A groundbreaking rail safety reform bill cleared a key vote in the U.S. Senate on Monday, as lawmakers invoked the Sept. 12 Metrolink train collision that killed 25 people and injured 135.
Senators voted 69 to 17 to take a final vote on the bill Wednesday. The measure requires more rest for railroad workers and technology that can stop a train in its tracks if it’s headed for a collision. The House passed the bill last week, and the expected Senate approval would send the legislation to President Bush for his signature.
Investigators have said that safety technology mandated by the legislation would have prevented the Chatsworth disaster, which occurred when a commuter train failed to stop at a signal light and crashed head-on with a Union Pacific freight.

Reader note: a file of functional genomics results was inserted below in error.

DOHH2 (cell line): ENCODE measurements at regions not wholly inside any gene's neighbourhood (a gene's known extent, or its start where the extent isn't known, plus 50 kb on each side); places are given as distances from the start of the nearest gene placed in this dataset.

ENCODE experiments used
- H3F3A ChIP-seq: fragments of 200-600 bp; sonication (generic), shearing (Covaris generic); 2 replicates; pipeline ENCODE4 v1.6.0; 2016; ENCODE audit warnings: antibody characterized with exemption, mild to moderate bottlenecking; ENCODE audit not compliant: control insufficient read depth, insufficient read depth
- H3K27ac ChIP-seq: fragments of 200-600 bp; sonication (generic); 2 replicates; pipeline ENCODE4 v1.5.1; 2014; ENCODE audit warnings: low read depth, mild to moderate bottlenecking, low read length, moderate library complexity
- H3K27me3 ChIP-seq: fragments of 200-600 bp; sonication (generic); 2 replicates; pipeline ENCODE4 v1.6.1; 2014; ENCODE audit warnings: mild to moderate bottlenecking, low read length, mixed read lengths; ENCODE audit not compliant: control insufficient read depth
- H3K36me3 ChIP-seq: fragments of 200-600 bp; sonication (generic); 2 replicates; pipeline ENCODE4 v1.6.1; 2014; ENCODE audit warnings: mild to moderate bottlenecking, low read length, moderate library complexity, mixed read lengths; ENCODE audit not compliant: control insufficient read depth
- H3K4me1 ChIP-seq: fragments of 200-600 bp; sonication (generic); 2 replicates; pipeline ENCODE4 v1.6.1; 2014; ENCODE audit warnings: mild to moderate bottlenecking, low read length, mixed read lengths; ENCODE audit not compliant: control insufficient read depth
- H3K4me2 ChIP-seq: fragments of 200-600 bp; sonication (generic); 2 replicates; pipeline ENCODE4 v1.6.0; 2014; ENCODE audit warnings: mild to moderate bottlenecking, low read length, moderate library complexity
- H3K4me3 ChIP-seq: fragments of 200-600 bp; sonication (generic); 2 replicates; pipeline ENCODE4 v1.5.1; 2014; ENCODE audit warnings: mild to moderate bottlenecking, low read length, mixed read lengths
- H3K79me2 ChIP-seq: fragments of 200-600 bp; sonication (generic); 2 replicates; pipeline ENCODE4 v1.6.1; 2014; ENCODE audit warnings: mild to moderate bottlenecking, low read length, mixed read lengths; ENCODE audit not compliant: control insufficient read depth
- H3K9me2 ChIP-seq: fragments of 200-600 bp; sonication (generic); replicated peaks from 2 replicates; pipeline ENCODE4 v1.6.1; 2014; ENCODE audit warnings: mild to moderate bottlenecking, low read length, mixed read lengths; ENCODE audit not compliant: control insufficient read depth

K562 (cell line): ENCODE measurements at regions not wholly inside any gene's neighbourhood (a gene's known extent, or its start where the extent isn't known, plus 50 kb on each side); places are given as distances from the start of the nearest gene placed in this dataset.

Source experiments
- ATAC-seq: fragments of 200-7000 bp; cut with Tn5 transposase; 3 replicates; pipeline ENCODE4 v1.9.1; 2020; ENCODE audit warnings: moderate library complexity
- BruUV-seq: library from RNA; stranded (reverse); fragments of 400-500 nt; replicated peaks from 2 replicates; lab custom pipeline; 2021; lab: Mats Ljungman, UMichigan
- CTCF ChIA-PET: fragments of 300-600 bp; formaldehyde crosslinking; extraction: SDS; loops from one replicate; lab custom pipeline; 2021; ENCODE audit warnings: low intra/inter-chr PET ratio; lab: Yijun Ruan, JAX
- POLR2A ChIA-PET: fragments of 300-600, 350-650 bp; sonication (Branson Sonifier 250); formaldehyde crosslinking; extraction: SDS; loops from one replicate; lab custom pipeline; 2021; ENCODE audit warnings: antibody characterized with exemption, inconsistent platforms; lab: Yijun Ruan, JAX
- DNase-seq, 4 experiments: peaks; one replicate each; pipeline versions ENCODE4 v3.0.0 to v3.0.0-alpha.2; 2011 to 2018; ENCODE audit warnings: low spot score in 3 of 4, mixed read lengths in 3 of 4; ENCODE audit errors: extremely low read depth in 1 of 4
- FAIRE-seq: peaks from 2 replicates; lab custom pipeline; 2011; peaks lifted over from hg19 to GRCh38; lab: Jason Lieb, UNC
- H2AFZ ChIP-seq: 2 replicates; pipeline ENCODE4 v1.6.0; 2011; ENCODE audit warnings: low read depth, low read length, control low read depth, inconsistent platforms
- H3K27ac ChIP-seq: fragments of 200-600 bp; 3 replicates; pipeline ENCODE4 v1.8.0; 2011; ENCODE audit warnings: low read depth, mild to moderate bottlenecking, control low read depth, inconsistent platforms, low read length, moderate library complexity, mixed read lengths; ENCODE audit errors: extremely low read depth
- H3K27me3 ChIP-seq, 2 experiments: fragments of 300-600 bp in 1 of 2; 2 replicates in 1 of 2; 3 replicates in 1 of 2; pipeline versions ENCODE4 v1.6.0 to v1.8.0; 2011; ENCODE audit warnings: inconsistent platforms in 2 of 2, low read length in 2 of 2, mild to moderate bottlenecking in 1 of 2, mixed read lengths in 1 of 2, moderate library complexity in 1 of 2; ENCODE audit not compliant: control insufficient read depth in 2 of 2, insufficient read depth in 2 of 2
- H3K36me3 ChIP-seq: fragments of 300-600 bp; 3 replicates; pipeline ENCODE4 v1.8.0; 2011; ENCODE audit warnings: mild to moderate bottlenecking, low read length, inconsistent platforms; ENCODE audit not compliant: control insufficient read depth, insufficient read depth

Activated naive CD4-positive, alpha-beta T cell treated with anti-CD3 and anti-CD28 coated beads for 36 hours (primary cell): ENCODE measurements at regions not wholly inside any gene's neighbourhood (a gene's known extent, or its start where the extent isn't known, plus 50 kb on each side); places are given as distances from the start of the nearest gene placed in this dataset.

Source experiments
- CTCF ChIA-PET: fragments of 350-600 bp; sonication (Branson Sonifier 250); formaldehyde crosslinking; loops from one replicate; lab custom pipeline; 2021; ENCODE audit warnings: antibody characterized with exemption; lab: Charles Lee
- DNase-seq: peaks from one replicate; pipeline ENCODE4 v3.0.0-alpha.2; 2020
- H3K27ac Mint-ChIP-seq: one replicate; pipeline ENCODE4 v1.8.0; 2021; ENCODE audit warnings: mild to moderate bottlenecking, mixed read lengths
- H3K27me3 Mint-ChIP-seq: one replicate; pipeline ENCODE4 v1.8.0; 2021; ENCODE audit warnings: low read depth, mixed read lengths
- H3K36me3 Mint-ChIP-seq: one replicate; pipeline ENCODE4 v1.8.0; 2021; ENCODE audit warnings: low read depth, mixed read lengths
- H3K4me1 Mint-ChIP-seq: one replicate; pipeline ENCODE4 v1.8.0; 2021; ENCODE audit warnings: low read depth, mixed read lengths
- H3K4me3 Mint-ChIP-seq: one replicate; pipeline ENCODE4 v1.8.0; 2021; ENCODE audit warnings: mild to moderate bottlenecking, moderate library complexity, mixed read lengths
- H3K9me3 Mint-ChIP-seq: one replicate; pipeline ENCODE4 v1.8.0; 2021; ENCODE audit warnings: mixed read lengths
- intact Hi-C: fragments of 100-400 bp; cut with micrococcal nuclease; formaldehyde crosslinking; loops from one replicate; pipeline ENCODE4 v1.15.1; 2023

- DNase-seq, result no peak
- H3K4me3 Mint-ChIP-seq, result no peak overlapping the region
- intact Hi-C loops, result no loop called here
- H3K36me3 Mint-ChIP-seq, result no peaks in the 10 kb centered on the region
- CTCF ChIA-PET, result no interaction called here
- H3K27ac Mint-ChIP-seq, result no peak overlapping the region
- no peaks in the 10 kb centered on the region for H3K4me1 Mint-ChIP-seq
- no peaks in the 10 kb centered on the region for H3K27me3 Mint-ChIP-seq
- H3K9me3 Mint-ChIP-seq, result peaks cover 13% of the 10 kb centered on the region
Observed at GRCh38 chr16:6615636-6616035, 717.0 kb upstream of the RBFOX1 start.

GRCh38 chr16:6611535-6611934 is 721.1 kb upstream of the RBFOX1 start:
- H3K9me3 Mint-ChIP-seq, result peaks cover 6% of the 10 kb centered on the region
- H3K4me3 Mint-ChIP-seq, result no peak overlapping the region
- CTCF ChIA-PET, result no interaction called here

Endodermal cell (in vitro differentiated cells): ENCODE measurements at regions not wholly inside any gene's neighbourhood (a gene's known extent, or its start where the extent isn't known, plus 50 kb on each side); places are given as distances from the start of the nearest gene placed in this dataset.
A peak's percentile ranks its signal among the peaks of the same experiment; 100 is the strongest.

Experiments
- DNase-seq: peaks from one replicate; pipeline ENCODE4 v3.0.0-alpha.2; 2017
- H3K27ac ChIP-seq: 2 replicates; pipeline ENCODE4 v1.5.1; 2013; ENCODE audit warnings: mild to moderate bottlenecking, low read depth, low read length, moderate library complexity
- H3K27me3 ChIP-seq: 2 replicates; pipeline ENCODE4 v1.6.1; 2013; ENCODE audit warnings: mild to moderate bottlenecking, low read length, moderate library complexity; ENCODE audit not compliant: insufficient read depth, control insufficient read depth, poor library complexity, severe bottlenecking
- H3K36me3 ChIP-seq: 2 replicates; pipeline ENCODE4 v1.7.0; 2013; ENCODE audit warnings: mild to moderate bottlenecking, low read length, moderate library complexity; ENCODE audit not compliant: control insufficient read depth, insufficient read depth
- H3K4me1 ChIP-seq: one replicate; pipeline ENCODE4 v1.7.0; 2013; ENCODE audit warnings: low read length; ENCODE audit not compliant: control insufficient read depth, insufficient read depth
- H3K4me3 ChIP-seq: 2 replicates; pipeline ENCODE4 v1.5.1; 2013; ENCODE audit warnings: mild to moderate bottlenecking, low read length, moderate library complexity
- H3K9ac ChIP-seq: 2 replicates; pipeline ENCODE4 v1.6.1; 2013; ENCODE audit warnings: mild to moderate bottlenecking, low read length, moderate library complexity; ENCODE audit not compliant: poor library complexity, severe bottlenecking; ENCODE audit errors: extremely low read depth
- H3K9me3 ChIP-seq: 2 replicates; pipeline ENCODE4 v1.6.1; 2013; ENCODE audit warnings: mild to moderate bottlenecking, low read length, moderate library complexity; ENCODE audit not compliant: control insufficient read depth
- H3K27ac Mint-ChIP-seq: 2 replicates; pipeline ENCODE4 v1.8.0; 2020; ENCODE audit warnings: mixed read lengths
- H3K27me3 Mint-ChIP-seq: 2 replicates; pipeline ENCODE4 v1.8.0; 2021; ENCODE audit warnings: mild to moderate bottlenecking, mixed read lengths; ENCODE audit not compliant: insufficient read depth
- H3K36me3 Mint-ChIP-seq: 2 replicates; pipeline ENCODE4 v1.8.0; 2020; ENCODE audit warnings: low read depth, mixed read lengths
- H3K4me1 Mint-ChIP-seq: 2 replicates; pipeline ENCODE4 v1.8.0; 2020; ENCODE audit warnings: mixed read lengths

The bill caps the number of hours per week that rail crews can work, adds 200 new safety inspectors for the Federal Railroad Administration and requires the installation by 2015 of technology that can put the brakes on a train if it runs a red light or gets off track.
Gov. Arnold Schwarzenegger issued a statement Monday noting that the Federal Railroad Administration has been operating under an expired law for 10 years because Congress has failed to act.
“The 25 tragic deaths suffered earlier this month in Chatsworth, Calif., is proof that the time has come to act again,” Schwarzenegger said.